Tuesday, April 03, 2018

Acceptable and Unacceptable Changes to the Neighborhood Landscape

At the beginning of June, we will have lived in this house for 3 years, although I didn't start gardening in the yard until the fall of that first year.

This is what the front yard looked like in mid April, 6 weeks before we moved in....

While the yard was neatly trimmed and mowed back then, I found it sterile and boring.  Naturally, when I began gardening, I started adding native plants and removing non-natives.  As usual, I had more of a general idea of what I wanted the garden and yard to be, rather than any firm plan.  Most of all I just wanted my yard to be a small wildlife refuge in the midst of suburbia.  And I wanted it to be pretty, too, if at all possible.

I kept the huge canopy trees, a southern magnolia (Magnolia grandiflora) and a laurel oak (Quercus laurifolia).  They are both native and, while I probably wouldn't have chosen either species to put in their spots, they add gravitas and presence to the yard.  Besides 3 dwarf yaupons (Ilex vomitoria) and a few of the lawn weeds, they were also the only native plants growing in the front.

Since those first days, I've added a laundry list of natives to the front gardens, including shrubs (oakleaf hydrangeas, Virginia sweetspire, sweet pepperbush, dwarf Florida dogwood, wax myrtle, Darrow's blueberry, and a deciduous holly), ferns (southern shield fern, leatherleaf fern, and southern woodfern), perennials (columbine, blue eyed grass, golden ragwort, little brown jug, lyreleaf sage, Indian pinks, Walter's violets, woodland phlox, downy phlox, garden phlox, green and gold, Louisiana iris, mouse-ear coreopsis one, mouse ear coreopsis two, spiderwort, Gaillardia, Florida scrub skullcap, golden zizia, bluestem goldenrod, showy goldenrod, regal catchfly, powderpuff mimosa, dense blazingstar, native lantana, white Baptisia, butterfly milkweed, and fogfruit), and even a grass (Elliott's lovegrass).  I'll spare you all the scientific names - this time!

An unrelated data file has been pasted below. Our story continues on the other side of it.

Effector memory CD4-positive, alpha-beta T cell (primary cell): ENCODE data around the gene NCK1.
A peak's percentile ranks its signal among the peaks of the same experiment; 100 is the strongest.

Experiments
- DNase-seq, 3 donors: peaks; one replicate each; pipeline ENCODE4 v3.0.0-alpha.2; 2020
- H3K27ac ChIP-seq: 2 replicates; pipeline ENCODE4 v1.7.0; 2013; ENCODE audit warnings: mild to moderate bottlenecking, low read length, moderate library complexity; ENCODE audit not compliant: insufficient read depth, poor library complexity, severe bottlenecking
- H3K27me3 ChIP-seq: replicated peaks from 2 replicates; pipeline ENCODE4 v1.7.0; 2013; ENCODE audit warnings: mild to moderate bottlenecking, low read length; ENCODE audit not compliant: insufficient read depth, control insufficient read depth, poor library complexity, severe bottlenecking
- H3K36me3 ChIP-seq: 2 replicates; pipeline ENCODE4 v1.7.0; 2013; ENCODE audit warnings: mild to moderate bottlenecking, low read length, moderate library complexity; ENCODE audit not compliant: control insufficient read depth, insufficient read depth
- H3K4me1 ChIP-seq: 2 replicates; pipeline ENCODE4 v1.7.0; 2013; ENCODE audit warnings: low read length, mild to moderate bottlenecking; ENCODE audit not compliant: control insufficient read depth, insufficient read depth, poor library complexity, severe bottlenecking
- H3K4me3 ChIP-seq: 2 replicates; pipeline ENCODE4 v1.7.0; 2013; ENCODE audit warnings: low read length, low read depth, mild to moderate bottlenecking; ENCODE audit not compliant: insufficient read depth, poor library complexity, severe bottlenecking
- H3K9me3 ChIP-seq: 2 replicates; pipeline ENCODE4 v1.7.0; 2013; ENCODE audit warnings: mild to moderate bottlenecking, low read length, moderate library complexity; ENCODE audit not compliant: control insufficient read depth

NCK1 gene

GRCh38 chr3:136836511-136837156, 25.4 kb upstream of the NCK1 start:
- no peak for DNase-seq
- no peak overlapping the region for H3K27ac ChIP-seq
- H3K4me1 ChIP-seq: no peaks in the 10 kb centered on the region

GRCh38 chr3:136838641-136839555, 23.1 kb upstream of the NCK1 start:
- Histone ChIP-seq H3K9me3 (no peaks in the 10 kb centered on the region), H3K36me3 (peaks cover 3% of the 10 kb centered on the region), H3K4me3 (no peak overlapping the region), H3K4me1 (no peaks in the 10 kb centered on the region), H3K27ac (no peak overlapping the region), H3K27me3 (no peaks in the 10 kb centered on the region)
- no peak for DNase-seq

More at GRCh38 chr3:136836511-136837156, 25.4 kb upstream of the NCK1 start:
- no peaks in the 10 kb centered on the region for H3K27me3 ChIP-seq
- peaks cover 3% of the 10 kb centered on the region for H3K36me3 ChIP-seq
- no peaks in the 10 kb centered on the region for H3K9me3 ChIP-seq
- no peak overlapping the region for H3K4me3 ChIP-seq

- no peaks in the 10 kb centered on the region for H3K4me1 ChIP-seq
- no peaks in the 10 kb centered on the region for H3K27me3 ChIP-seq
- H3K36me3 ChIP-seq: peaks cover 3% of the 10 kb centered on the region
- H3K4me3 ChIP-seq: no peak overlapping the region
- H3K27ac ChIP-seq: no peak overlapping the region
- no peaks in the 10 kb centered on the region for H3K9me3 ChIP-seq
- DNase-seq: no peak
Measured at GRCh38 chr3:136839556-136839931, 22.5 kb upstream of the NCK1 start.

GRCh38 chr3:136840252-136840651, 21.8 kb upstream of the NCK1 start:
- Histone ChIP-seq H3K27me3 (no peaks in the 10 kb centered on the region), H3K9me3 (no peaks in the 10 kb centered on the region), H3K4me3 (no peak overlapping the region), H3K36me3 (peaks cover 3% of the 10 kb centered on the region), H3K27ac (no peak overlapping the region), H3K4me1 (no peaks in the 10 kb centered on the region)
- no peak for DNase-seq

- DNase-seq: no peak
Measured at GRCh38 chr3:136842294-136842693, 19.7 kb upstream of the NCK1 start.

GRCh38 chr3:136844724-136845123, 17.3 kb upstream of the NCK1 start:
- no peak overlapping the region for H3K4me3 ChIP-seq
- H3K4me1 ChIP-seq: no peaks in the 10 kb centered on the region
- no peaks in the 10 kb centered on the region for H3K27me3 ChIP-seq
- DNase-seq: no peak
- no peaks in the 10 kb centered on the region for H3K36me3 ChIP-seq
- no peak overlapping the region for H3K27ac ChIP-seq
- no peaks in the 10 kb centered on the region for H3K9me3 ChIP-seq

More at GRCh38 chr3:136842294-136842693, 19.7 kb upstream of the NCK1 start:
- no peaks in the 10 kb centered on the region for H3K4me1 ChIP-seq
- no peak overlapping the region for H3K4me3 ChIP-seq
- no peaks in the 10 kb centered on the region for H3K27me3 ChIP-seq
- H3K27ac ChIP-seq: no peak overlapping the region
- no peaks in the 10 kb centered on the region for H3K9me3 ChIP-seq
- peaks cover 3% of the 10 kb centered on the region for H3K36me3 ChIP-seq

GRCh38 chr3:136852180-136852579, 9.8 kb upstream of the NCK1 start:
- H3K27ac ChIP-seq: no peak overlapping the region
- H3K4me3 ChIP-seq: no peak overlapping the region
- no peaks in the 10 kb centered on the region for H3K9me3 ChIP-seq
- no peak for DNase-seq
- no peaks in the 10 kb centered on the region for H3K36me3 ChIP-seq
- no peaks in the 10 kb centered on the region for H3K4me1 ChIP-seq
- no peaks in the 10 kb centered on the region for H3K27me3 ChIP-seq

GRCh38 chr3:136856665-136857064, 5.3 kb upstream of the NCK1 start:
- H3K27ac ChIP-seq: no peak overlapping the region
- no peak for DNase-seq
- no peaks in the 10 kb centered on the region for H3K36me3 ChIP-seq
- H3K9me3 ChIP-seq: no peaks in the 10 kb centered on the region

Here's a recent photo of the front yard....

Only now are the garden beds beginning to show up and look like gardens.  "A year to sleep, a year to creep, a year to leap."  The old maxim holds true yet again.

Having added such a wide variety and large number of plants, it's odd to me what people notice and comment about in my front gardens.  I had a neighbor tell me how much she liked the "yellow flower", golden ragwort (Packera aurea), shortly after I planted it next to the sidewalk, under the magnolia. 

Ironically, I love the foliage of this plant, which is low, dark green, shiny, and rich looking to my eye...but I don't particularly care for the flowers.  I do love their cheerful presence early in the growing season, though.  Golden ragwort are the first native flowers to bloom in my garden. 

Recently, a woman who came by to pick up wild strawberry plants I was giving away commented how much she liked my columbine and blue eyed grass.  That made my day!  She even knew the names!

Here's one clump of the blue-eyed grass (Sisyrinchium angustifolium) she was admiring, by the front porch, ...

...and a closeup of blue-eyed grass blossoms in the shade nearby.

Then here's a picture of the other species she was admiring, eastern red columbine (Aquilegia canadensis), taken a couple weeks ago when it was first starting to bloom.

As much as I love blue-eyed grass and columbine, I am surprised that no one has ever mentioned my downy phlox (Phlox pilosa), which I think is beautiful.  A tidy mound of cotton candy pink at the front of the flower bed, this classy little plant blooms nonstop from December through to the end of May and even into June.  Perhaps to most eyes it just looks like a standard annual bedding plant?

The spiderwort (Tradescantia ohiensis), which is spectacular right now, doesn't get much mention either - although another neighbor has started telling me when he sees it popping up in wild areas around the neighborhood, encouraging me to go dig it up and add it to my gardens.  Since he lives 2 doors down from me, I figure he must like it at least a little or he wouldn't be encouraging me to plant more.

In particular, though, one plant has caused unexpected reactions:  powderpuff mimosa (Mimosa strigillosa), a relative of catclaw sensitive briar, for those of my friends who garden in the prairie.  Greg loves groundcovers, so we thought we'd try putting this low growing plant, with its pretty foliage and its blooms that look like sparkling pink pompoms, up front.  We are encouraging it to spread out and fill in the hell strip between the sidewalk and the street.  To our eyes, it's prettier than weedy grass any day!